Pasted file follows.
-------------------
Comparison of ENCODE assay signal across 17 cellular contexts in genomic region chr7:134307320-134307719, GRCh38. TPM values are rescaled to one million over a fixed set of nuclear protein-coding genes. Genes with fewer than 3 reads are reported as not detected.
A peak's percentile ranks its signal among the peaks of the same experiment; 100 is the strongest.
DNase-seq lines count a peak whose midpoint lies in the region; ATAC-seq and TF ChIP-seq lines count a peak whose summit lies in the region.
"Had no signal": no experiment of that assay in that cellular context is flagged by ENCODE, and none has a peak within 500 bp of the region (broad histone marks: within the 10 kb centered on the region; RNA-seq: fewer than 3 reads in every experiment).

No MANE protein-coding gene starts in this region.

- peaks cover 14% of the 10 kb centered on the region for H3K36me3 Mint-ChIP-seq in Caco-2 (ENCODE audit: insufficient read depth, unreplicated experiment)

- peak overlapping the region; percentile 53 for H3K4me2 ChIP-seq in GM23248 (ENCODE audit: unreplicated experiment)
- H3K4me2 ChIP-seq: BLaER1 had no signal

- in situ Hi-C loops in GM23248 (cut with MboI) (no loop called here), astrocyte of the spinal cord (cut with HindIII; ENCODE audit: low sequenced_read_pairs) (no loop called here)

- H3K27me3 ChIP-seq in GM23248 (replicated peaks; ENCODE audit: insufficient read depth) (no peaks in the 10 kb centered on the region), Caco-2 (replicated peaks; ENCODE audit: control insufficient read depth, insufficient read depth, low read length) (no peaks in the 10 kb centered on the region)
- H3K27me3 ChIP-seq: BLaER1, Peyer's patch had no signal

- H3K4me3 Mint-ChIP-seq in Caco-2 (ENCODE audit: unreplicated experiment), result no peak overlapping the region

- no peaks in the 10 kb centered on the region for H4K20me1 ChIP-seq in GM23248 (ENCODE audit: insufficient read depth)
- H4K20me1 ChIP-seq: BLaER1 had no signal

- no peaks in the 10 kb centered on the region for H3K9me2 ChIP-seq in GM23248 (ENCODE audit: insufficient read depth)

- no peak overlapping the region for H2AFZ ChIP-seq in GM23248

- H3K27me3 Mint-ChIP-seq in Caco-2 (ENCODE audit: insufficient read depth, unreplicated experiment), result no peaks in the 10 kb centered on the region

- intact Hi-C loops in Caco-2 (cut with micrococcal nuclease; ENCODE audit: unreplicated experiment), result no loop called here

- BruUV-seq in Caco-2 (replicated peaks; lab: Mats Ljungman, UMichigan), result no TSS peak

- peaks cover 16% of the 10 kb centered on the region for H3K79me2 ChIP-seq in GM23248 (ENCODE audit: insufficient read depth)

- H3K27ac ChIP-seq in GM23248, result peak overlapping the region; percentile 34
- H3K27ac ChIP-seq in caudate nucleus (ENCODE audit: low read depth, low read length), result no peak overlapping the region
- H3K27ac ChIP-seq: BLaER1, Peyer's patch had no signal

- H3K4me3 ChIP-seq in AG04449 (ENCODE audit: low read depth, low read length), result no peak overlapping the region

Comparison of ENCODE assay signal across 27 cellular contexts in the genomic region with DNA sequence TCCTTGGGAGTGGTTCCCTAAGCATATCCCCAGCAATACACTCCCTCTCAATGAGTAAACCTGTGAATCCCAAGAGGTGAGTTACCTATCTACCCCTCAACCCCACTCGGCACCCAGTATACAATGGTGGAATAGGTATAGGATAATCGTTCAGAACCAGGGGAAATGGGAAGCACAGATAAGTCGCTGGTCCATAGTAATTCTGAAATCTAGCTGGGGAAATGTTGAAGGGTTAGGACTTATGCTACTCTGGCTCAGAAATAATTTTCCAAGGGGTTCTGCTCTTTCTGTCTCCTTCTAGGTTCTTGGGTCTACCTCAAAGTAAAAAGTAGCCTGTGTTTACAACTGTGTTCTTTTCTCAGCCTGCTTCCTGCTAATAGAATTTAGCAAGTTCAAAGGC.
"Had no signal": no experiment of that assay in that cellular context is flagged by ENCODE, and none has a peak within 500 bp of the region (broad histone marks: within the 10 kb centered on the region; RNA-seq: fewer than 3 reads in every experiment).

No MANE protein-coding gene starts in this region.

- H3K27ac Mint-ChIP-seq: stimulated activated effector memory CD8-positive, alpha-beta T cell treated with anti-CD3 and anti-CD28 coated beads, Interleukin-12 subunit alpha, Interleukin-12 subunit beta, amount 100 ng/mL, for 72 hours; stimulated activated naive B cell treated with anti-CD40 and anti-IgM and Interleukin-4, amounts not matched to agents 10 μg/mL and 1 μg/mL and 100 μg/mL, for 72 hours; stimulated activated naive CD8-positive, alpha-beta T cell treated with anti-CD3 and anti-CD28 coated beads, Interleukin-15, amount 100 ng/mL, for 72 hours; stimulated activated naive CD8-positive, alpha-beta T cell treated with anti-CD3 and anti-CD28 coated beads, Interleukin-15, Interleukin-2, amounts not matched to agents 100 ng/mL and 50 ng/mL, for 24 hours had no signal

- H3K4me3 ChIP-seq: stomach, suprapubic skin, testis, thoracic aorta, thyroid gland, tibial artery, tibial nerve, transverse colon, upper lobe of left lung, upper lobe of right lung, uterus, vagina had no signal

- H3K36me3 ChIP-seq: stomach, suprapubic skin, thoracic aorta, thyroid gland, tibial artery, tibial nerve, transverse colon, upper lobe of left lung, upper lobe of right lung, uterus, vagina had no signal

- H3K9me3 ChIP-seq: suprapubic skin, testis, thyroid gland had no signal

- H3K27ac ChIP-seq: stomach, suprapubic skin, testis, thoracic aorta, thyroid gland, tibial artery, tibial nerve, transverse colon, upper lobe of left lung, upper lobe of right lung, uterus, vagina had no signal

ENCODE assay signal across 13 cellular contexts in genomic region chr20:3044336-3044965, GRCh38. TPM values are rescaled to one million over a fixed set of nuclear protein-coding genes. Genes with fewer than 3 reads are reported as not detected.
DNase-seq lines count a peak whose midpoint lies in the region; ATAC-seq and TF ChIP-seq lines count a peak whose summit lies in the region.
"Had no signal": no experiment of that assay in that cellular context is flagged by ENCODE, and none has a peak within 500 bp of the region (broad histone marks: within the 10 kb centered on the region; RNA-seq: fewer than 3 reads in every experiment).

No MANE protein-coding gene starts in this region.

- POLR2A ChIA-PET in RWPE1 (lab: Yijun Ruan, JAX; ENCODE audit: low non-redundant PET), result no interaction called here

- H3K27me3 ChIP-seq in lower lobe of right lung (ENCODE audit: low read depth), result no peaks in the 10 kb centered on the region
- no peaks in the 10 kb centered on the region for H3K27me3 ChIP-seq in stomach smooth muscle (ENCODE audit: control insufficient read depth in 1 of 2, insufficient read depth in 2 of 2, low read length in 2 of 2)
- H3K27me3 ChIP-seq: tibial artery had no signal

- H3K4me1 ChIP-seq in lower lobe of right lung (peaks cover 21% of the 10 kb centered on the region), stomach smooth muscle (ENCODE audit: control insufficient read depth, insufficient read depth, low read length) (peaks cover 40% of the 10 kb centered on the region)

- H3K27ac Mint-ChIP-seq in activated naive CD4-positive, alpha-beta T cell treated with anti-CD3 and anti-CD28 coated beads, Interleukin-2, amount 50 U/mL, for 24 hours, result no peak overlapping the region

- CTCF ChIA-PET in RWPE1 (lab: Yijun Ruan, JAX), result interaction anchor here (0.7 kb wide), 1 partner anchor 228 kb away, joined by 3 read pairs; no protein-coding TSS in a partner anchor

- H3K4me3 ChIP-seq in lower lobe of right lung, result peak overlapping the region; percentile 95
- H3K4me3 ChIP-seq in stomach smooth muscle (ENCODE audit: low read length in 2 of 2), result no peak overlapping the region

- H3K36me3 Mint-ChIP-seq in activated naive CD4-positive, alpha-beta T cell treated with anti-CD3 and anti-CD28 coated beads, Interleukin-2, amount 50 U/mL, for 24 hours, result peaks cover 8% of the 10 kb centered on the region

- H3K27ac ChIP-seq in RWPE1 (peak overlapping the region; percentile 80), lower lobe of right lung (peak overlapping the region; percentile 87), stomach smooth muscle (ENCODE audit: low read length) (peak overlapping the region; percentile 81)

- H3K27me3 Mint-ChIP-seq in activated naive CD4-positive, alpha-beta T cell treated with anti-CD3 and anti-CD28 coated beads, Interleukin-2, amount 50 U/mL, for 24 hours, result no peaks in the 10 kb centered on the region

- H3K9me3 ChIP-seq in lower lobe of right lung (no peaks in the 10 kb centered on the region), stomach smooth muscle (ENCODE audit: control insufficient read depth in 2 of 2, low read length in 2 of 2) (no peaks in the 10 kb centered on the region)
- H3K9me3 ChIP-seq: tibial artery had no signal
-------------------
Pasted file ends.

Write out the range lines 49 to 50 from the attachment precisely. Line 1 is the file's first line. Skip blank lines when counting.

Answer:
- H3K9me3 ChIP-seq in lower lobe of right lung (no peaks in the 10 kb centered on the region), stomach smooth muscle (ENCODE audit: control insufficient read depth in 2 of 2, low read length in 2 of 2) (no peaks in the 10 kb centered on the region)
- H3K9me3 ChIP-seq: tibial artery had no signal